Abstract: A fundamental principle of brain organization is bilateral symmetry of structures and functions. For spatial sensory and motor information processing, this organization is generally plausible subserving orientation and coordination of a bilaterally symmetric body. However, breaking of the symmetry principle is often seen for functions that depend on convergent information processing and lateralized output control, e.g. left hemispheric dominance for the linguistic speech system. Conversely, a subtle splitting of functions into hemispheres may occur if peripheral information from symmetric sense organs is partly redundant, e.g. auditory pattern recognition, and therefore allows central conceptualizations of complex stimuli from different feature viewpoints, as demonstrated e.g. for hemispheric analysis of frequency modulations in auditory cortex (AC) of mammals including humans. Here we demonstrate that discrimination learning of rapidly but not of slowly amplitude modulated tones is non-uniformly distributed across both hemispheres: While unilateral ablation of left AC in gerbils leads to impairment of normal discrimination learning of rapid amplitude modulations, right side ablations lead to improvement over normal learning. These results point to a rivalry interaction between both ACs in the intact brain where the right side competes with and weakens learning capability maximally attainable by the dominant left side alone.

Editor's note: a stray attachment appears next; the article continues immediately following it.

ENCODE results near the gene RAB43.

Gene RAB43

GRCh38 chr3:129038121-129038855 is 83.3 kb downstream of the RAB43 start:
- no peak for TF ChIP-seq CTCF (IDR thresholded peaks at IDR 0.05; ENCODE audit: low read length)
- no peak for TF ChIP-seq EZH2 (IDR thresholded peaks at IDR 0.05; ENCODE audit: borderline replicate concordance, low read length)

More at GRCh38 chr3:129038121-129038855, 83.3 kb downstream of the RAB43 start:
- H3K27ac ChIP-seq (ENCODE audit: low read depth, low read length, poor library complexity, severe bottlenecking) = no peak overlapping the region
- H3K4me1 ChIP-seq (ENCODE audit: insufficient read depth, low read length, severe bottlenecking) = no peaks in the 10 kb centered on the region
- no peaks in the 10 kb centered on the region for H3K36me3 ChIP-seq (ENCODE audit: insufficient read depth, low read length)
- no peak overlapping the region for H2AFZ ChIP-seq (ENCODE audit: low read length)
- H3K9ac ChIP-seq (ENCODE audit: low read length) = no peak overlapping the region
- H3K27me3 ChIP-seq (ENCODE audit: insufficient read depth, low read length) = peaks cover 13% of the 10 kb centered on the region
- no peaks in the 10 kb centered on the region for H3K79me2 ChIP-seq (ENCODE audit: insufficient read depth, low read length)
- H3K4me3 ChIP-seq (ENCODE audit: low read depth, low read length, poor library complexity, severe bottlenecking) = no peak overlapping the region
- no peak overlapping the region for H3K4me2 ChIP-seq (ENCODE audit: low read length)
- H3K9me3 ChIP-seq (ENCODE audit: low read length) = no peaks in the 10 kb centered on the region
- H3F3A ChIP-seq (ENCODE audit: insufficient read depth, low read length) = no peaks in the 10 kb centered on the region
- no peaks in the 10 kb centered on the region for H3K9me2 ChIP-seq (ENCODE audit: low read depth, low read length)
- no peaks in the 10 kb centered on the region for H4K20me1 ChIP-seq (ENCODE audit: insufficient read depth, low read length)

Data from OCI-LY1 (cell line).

Bayesian analysis of exoplanet and binary orbits
Tim Schulze-Hartung,Ralf Launhardt,Thomas Henning
Physics , 2012, DOI: 10.1051/0004-6361/201219074
Abstract: We introduce BASE (Bayesian astrometric and spectroscopic exoplanet detection and characterisation tool), a novel program for the combined or separate Bayesian analysis of astrometric and radial-velocity measurements of potential exoplanet hosts and binary stars. The capabilities of BASE are demonstrated using all publicly available data of the binary Mizar A.
Auditory Cortical Contrast Enhancing by Global Winner-Take-All Inhibitory Interactions
Simone Kurt, Anke Deutscher, John M. Crook, Frank W. Ohl, Eike Budinger, Christoph K. Moeller, Henning Scheich, Holger Schulze
PLOS ONE , 2008, DOI: 10.1371/journal.pone.0001735